So the UK Championship is here with six matches to kick off day one at the Barbican Centre in York.
The last time Ding Junhui played Ryan Day, earlier this year, he lost his 9-5 lead and was beaten 10-9 by the Welshman in the first round of the World Championship.
Ding then proved his English was improving by letting slip some choice Anglo Saxon at the post match press conference, for which he was fined.
Stephen Hendry said in his BBC preview that Ding was a much better player than his ranking, which I think most people would agree with. He’s won this title twice before but does seem to be very inconsistent. Day, though, is coming to York off the back of a long and ultimately disappointing 5-4 defeat to Dave Harold in the German Masters qualifiers yesterday.
John Higgins, a three times winner, starts things off against Michael Holt, who yesterday did qualify for Berlin.
I was in Bournemouth in 1998 when Higgins won his first UK title amid a backstage atmosphere so politically poisonous that wearing a gas mask was advisable. What golden days they were.
John was a young man then, just 22 but already world champion. It was before marriage or fatherhood.
In fact, he got married just after he won the UK in 2000 and it took him ten more years to win it again but he heads to York in great form and as one of the handful of favourites.
Holt has beaten him twice, including in a PTC final, but Higgins has won their TV meetings.
Liang Wenbo impressed me in qualifying and played well yesterday but was beaten 5-3 by Graeme Dott in the German prelims.
Liang was a quarter-finalist in the UK Championship three years ago before his form collapsed. He faces Barry Hawkins, back in the top 16 at last, today and has every reason to feel confident of causing an upset.
Fergal O’Brien is appearing in the final stages of the UK Championship for the first time in nine years. In that 2003 event he ended the remarkable record of Mark Williams, who had successfully negotiated his opening round match in 48 consecutive ranking tournaments.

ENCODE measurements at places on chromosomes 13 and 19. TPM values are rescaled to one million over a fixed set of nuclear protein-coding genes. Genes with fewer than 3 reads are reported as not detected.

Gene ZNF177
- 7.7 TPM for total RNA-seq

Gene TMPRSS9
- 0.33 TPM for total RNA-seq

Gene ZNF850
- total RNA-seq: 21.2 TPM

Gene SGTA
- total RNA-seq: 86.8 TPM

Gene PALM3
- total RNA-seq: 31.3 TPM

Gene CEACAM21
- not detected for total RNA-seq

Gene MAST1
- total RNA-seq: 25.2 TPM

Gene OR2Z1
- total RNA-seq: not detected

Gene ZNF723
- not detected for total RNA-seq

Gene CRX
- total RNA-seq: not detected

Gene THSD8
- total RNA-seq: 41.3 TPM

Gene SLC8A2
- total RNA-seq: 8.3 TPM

Fergal endured a late and ultimately disappointing evening last night when he lost in the German Masters. He has never beaten Stephen Maguire, who played so brilliantly to sweep to the title in York in 2004.
Tonight, young Michael White plays what must rank as the biggest match of his career against Mark Selby.
White has been very impressive this season, qualifying for the final stages of three of the first five ranking events. However, the TV set up is new to him and he can be forgiven for being nervous.
Selby, whose best effort in this tournament was a semi-final place in 2007, is usually pretty reliable in early round matches but a shock can’t be completely discounted.
Today’s other match sees Dott face Martin Gould, who may feel less pressure now he is out of the top 16 than he clearly did while he was part of the elite.
The BBC’s network coverage starts at 1pm, with one table on the red button from 11. Eurosport begin at 11.30 (all times UK) and there is online coverage too.
However you are watching, particularly if travelling to York, then enjoy the week. The UK Championship remains one of the jewels in the snooker crown and whoever wins this year will be joining an illustrious roll of honour.